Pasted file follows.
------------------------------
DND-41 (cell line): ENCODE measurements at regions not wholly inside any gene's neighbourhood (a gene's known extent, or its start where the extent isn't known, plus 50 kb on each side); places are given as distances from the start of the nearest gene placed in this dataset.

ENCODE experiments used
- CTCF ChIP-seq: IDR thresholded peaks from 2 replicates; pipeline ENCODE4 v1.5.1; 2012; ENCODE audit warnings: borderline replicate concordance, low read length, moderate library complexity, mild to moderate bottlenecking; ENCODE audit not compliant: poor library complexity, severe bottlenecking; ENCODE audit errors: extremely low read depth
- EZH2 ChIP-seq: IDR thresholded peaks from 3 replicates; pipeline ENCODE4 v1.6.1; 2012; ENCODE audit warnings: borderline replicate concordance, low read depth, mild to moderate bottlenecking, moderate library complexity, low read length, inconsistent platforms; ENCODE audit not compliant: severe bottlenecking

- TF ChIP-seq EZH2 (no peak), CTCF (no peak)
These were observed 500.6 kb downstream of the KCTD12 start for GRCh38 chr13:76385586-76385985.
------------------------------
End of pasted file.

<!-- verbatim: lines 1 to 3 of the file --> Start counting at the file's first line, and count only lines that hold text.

DND-41 (cell line): ENCODE measurements at regions not wholly inside any gene's neighbourhood (a gene's known extent, or its start where the extent isn't known, plus 50 kb on each side); places are given as distances from the start of the nearest gene placed in this dataset.

ENCODE experiments used
- CTCF ChIP-seq: IDR thresholded peaks from 2 replicates; pipeline ENCODE4 v1.5.1; 2012; ENCODE audit warnings: borderline replicate concordance, low read length, moderate library complexity, mild to moderate bottlenecking; ENCODE audit not compliant: poor library complexity, severe bottlenecking; ENCODE audit errors: extremely low read depth